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derek7

char c[] = "12345678"

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The compiler creates a place in memory with "123456789\0" not "1234567890" and points c to it.

But I can say that "c" is probably not assigned 12345678, it is given a memory address.

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Original post by Boder
The compiler creates a place in memory with "123456789\0" not "1234567890" and points c to it.

But I can say that "c" is probably not assigned 12345678, it is given a memory address.


all char is number. so '\0\ is exact equal to 0. maybe I wrong.but it often confuse people. I thing \0 is exact a number it is 0.

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Original post by derek7
Quote:
Original post by Boder
The compiler creates a place in memory with "123456789\0" not "1234567890" and points c to it.

But I can say that "c" is probably not assigned 12345678, it is given a memory address.


all char is number. so '\0\ is exact equal to 0. maybe I wrong.but it often confuse people. I thing \0 is exact a number it is 0.
Yes, \0 equals ASCII 0, but ASCII 0 does not equal '0'. That's got a code of 48 or something (Don't know the number off the top of my head)

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Guest Anonymous Poster
Quote:
Original post by Boder
The compiler creates a place in memory with "123456789\0" not "1234567890" and points c to it.

But I can say that "c" is probably not assigned 12345678, it is given a memory address.
Actually the string 12345678 is assigned to "c", because "c" is an array. If "c" was a char pointer, you'd be correct.

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Quote:
Original post by Evil Steve
Quote:
Original post by derek7
Quote:
Original post by Boder
The compiler creates a place in memory with "123456789\0" not "1234567890" and points c to it.

But I can say that "c" is probably not assigned 12345678, it is given a memory address.


all char is number. so '\0\ is exact equal to 0. maybe I wrong.but it often confuse people. I thing \0 is exact a number it is 0.
Yes, \0 equals ASCII 0, but ASCII 0 does not equal '0'. That's got a code of 48 or something (Don't know the number off the top of my head)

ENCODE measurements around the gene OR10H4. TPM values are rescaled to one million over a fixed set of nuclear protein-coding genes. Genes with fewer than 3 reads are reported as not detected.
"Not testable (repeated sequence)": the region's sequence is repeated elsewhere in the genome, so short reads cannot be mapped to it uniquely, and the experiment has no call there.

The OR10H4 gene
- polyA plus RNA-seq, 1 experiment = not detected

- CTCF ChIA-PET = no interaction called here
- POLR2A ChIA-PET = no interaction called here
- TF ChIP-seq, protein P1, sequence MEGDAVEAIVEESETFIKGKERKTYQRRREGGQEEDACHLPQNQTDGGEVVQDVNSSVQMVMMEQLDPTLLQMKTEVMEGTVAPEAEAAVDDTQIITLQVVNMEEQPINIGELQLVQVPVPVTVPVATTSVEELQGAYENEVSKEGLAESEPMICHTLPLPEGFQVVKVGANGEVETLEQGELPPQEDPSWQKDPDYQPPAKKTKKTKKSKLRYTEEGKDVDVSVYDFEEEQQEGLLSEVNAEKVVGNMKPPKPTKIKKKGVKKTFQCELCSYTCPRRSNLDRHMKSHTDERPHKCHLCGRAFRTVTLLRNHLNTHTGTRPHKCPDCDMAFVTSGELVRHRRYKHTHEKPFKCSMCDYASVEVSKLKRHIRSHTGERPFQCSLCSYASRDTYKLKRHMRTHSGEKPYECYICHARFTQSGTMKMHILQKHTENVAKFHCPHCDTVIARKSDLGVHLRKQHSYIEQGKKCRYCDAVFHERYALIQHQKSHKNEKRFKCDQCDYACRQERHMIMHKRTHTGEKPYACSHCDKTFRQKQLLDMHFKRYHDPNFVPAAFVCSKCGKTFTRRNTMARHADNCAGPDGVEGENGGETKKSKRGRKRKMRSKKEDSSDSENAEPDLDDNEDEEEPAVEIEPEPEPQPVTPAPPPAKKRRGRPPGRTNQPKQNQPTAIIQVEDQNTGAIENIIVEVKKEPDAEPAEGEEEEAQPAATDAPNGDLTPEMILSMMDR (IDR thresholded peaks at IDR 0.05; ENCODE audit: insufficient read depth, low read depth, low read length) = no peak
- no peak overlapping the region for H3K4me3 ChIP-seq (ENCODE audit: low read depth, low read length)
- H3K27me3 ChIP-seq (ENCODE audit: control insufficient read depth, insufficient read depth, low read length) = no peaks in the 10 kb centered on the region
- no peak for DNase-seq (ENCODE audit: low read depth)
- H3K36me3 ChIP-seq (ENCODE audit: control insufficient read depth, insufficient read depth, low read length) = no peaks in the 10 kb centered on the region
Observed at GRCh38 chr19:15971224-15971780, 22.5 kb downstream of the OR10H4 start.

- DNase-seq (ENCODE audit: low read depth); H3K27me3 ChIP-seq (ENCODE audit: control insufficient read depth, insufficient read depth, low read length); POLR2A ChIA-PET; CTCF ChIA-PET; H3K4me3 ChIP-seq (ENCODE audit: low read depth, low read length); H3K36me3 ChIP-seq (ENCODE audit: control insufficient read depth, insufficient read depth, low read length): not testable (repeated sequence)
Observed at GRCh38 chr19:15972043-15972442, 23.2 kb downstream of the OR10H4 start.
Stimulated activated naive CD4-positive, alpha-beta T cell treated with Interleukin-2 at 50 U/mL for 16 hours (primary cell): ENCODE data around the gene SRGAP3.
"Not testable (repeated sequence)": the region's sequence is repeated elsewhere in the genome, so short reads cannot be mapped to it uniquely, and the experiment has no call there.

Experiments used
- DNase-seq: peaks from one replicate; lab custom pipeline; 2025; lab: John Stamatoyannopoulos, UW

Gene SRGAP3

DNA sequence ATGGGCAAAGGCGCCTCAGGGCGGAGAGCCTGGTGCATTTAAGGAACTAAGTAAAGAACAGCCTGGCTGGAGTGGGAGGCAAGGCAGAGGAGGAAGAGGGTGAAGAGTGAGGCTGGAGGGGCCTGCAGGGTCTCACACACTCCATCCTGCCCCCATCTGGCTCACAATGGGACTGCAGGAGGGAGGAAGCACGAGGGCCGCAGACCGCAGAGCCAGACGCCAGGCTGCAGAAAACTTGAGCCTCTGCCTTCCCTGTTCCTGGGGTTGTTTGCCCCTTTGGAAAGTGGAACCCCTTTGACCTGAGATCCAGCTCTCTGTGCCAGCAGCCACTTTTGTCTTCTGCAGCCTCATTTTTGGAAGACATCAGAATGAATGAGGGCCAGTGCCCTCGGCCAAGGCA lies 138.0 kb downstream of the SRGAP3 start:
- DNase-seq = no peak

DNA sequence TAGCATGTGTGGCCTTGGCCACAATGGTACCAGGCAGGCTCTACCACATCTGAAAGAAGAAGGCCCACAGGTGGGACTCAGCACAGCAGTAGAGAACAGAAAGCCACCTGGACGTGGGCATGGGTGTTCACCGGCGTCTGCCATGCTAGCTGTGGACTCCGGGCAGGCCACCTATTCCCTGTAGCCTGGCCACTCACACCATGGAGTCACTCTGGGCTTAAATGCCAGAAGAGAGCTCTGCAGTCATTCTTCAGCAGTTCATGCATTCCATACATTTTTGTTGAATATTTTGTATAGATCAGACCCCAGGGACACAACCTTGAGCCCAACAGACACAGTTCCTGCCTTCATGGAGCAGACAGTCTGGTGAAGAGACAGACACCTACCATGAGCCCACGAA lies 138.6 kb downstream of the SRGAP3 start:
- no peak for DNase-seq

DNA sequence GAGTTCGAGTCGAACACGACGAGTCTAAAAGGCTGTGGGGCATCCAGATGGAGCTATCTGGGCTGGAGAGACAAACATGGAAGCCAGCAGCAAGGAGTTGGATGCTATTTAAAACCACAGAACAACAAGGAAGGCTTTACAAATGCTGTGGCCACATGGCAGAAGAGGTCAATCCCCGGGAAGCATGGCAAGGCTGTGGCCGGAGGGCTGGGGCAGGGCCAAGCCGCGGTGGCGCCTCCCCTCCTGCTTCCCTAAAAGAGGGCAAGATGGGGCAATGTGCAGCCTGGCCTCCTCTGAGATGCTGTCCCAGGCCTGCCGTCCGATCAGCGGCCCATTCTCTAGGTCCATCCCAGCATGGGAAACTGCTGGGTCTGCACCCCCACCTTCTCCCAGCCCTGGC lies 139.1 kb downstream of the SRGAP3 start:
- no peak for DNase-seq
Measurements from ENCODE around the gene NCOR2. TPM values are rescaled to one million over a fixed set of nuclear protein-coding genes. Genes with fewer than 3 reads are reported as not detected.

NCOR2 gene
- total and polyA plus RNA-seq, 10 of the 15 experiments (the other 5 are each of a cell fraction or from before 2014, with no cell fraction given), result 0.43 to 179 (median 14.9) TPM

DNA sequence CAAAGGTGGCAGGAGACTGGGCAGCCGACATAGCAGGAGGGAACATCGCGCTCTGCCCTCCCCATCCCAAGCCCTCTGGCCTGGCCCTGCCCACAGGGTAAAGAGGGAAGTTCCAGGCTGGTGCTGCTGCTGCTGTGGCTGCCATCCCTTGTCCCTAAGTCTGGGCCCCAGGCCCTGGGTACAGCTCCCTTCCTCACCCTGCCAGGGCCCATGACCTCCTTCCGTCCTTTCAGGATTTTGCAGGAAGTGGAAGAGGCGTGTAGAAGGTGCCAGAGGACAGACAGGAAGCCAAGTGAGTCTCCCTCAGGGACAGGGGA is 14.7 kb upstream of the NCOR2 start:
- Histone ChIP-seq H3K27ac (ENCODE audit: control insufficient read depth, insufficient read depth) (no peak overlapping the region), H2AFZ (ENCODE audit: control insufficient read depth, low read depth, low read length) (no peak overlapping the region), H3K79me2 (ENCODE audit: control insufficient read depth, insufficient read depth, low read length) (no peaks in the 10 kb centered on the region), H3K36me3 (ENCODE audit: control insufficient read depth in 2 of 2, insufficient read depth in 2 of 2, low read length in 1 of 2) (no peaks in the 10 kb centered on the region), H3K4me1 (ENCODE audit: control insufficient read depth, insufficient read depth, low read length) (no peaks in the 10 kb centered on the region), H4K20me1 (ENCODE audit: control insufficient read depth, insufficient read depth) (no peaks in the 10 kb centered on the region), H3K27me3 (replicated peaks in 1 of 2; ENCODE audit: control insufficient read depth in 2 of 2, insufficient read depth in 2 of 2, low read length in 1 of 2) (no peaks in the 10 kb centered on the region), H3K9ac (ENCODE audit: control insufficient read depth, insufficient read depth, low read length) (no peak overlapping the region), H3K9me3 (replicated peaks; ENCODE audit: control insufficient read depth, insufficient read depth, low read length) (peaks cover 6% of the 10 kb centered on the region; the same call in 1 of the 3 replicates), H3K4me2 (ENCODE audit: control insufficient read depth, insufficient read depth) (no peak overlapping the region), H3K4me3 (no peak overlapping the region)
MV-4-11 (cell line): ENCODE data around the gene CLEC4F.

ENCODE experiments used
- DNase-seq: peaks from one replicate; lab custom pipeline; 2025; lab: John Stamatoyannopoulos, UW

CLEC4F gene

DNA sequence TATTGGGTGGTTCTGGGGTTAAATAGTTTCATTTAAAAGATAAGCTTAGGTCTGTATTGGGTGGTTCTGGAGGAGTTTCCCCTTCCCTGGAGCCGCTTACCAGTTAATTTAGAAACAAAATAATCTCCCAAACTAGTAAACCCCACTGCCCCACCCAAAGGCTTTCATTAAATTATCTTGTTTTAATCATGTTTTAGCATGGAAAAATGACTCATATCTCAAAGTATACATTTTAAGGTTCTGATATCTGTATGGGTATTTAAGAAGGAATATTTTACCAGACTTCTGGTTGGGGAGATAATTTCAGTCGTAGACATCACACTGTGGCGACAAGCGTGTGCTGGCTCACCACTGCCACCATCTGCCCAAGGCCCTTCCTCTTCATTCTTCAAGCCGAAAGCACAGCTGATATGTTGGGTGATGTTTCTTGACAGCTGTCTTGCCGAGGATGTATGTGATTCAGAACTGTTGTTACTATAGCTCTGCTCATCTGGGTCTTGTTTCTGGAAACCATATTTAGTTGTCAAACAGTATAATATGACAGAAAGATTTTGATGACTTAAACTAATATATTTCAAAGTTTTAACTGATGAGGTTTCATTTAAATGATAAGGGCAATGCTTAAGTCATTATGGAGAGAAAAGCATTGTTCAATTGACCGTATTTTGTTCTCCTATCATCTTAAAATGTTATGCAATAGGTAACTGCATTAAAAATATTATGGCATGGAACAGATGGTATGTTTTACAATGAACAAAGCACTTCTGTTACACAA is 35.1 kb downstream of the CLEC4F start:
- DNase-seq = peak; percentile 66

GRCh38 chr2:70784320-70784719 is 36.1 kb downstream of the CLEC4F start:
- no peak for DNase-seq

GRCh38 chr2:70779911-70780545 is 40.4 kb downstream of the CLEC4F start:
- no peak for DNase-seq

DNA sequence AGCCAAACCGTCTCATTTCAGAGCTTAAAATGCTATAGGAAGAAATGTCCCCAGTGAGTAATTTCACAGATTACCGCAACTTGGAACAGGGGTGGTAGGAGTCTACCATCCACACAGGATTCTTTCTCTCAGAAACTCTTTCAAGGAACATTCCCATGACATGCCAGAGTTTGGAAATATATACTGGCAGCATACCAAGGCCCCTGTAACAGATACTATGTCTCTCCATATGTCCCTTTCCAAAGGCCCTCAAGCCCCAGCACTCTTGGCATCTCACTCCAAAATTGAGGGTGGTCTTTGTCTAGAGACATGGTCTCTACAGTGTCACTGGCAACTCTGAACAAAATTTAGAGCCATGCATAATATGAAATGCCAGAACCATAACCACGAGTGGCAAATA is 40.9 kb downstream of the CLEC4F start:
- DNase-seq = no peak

if('\0' == 0)::MessageBox(0," equal ",0,0);

if('0' == 48)::MessageBox(0," equal ",0,0);

so \0 = number 0

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Quote:
Original post by Anonymous Poster
Quote:
Original post by Boder
The compiler creates a place in memory with "123456789\0" not "1234567890" and points c to it.

But I can say that "c" is probably not assigned 12345678, it is given a memory address.
Actually the string 12345678 is assigned to "c", because "c" is an array. If "c" was a char pointer, you'd be correct.

Actually, an array is a pointer. I was lied to as a child.

Quote:
Original post by derek7
if('\0' == 0)::MessageBox(0," equal ",0,0);

if('0' == 48)::MessageBox(0," equal ",0,0);

so \0 = number 0

Uhh, you've just shown that the ASCII code for -

'\0' == 0
'0' == 48

Therefore '\0' != '0'.

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Original post by Mushu
Quote:
Original post by Anonymous Poster
Quote:
Original post by Boder
The compiler creates a place in memory with "123456789\0" not "1234567890" and points c to it.

But I can say that "c" is probably not assigned 12345678, it is given a memory address.
Actually the string 12345678 is assigned to "c", because "c" is an array. If "c" was a char pointer, you'd be correct.

Actually, an array is a pointer.

No.

John B

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I can only conclude that deep down, all arrays have an unquenchable desire to be pointers, as they will convert themselves to pointers at the slightest provocation. It's kind of sad, really. Hopefully one day they'll be more comfortable with themselves and not try to be what they assume everyone wants them to be. They will not find happiness by pretending to be something they're not.

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